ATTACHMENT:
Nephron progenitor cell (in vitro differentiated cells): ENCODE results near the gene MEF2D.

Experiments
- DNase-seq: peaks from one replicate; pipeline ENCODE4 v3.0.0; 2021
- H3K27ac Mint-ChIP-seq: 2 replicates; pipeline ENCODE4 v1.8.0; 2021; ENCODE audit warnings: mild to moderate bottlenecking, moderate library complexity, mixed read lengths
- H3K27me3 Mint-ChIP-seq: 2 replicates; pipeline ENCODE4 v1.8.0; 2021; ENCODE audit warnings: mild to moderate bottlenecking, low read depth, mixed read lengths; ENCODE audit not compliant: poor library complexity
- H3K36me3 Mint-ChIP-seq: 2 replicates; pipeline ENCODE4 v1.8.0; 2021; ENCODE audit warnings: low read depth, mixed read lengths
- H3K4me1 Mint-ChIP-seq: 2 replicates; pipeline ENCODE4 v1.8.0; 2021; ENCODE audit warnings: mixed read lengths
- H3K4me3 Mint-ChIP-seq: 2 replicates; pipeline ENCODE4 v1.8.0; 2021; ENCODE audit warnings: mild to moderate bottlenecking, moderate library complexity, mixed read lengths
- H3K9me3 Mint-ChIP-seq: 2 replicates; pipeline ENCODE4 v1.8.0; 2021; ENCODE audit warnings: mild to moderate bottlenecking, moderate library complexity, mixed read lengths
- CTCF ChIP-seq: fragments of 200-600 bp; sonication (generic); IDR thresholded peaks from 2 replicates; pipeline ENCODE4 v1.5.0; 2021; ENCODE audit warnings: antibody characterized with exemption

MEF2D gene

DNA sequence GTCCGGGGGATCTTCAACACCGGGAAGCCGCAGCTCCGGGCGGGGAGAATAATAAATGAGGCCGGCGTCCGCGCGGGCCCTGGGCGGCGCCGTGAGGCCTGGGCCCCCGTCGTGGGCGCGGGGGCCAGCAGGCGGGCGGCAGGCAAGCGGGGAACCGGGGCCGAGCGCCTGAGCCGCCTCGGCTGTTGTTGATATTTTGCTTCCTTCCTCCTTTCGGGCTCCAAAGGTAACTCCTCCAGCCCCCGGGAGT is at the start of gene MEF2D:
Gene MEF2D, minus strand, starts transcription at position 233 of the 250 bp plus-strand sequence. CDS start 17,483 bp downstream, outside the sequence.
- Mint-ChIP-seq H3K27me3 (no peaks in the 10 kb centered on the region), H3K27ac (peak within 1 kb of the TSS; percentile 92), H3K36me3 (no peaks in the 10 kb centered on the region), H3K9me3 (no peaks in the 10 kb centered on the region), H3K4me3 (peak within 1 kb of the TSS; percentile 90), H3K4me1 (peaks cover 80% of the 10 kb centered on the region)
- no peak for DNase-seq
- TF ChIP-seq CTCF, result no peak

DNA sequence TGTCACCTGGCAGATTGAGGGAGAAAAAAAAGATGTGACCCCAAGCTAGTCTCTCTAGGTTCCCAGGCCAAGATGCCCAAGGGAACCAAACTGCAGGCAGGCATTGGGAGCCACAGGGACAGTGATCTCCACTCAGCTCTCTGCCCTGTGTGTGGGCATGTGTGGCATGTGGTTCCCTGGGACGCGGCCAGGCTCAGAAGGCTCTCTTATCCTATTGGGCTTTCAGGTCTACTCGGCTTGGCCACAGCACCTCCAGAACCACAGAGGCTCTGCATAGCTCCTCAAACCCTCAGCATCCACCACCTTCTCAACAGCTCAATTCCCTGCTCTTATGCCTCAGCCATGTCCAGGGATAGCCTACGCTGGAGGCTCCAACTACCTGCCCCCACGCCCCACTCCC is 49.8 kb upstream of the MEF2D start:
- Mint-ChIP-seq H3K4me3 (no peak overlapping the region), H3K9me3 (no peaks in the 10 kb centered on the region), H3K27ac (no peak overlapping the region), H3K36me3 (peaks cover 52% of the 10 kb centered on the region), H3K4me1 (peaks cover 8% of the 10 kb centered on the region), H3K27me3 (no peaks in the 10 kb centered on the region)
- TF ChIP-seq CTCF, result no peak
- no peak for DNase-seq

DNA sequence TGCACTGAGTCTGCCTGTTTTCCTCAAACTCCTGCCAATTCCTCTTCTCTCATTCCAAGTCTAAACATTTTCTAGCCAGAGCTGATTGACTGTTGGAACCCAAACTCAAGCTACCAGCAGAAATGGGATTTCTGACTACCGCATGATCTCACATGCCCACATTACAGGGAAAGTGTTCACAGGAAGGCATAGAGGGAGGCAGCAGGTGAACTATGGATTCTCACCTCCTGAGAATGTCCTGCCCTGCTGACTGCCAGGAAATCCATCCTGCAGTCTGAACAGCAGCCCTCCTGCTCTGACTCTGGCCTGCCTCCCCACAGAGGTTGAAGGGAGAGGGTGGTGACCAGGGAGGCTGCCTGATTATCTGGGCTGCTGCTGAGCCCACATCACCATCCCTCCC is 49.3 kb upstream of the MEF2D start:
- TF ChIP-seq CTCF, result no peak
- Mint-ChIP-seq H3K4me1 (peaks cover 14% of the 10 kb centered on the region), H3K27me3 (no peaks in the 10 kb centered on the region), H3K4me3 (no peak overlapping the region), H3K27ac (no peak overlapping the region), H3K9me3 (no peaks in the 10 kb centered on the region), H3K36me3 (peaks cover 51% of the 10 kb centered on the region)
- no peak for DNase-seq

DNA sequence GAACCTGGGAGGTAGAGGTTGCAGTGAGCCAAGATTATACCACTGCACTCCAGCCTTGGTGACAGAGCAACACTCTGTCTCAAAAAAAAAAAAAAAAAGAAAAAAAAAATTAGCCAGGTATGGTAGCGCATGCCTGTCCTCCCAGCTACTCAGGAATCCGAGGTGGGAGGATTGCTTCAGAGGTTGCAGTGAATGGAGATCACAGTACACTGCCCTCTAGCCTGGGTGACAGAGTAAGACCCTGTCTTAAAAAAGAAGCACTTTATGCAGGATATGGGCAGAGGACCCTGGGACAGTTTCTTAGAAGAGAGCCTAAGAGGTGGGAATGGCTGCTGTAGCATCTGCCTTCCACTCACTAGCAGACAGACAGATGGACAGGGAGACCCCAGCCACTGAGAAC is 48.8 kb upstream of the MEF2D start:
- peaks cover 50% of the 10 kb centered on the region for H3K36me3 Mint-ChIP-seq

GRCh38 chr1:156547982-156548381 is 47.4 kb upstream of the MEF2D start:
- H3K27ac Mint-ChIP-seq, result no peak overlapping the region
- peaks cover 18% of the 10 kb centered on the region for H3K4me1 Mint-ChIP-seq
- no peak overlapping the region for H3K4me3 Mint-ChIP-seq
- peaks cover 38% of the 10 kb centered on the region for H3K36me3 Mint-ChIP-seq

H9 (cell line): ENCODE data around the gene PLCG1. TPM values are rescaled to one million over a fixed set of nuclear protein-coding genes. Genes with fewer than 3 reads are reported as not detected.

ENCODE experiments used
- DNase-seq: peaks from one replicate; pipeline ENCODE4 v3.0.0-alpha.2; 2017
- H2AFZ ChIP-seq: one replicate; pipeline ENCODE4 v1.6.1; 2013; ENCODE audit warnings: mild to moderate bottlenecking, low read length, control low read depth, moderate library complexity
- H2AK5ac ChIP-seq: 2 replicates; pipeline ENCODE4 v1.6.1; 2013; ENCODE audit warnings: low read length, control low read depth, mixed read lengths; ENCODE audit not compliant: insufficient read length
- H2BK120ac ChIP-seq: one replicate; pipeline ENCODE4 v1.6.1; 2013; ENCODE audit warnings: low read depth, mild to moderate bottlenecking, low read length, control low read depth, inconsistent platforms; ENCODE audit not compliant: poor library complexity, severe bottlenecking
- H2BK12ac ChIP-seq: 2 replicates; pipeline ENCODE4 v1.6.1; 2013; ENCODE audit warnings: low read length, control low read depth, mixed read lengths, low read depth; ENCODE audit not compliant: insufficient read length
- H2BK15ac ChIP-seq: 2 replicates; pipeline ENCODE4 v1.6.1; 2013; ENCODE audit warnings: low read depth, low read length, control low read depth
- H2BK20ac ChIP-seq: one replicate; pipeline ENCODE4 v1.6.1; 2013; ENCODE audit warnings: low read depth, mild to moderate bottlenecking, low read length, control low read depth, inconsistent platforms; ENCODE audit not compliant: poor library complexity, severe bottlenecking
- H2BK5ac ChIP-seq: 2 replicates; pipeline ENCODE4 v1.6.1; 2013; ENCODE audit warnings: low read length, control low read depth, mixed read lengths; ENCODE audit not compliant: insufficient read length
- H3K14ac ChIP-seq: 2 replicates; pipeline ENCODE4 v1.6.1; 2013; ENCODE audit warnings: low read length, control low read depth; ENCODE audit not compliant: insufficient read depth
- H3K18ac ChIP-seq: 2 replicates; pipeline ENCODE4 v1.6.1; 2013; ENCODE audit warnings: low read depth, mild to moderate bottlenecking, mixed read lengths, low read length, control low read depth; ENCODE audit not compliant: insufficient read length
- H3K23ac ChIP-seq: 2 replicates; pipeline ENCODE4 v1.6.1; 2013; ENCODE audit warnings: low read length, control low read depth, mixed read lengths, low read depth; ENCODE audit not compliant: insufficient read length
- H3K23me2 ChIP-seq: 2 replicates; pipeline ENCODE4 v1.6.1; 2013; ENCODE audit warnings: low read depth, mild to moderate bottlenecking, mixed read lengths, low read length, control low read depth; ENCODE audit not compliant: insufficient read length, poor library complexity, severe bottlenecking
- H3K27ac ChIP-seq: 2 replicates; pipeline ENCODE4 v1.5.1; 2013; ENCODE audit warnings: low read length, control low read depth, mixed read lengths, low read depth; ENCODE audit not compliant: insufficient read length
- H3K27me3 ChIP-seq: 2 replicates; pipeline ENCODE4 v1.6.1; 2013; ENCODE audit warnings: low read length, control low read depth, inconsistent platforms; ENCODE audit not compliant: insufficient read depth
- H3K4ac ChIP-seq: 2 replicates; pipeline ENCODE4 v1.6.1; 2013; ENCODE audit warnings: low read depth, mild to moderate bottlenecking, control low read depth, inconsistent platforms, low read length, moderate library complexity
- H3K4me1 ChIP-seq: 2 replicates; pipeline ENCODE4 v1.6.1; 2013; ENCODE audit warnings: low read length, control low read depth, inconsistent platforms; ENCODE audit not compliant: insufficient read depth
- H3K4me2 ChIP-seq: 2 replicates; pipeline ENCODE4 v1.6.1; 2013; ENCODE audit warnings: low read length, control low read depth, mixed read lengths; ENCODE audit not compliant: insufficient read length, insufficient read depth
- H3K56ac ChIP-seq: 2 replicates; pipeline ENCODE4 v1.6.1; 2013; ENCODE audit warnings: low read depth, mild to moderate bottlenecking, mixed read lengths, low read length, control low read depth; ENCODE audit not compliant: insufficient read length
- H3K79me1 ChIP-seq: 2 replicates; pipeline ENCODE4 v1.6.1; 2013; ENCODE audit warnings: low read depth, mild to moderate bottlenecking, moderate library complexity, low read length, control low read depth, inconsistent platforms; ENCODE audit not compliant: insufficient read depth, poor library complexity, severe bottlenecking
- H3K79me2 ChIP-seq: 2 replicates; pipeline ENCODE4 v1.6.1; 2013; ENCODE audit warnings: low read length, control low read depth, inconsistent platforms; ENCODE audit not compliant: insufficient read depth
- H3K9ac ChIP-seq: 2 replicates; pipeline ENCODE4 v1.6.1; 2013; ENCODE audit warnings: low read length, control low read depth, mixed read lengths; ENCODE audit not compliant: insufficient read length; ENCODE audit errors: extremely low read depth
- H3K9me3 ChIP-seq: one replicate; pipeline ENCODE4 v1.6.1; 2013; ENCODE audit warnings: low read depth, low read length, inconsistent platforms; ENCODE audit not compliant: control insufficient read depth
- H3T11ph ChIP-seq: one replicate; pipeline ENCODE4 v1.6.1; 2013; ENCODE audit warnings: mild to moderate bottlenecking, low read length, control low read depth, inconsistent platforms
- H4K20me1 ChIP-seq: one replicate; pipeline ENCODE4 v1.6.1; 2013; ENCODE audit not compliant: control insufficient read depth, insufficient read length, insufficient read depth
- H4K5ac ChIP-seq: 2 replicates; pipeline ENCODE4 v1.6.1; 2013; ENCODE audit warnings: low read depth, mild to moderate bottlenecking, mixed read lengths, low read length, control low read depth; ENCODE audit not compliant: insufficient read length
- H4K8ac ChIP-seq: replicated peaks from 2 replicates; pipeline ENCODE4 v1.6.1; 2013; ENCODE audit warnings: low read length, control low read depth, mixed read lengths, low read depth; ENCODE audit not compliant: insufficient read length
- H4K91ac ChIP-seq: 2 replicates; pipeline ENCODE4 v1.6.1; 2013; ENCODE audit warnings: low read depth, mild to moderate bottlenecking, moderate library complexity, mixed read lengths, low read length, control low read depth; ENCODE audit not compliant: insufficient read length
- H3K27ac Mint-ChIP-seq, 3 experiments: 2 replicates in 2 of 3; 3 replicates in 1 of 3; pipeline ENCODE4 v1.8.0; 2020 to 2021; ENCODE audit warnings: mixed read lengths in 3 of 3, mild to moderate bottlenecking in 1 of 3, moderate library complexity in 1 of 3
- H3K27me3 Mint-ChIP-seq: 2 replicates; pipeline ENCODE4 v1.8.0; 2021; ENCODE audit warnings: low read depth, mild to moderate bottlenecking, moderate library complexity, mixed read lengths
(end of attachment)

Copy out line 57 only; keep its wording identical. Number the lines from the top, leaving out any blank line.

- H4K20me1 ChIP-seq: one replicate; pipeline ENCODE4 v1.6.1; 2013; ENCODE audit not compliant: control insufficient read depth, insufficient read length, insufficient read depth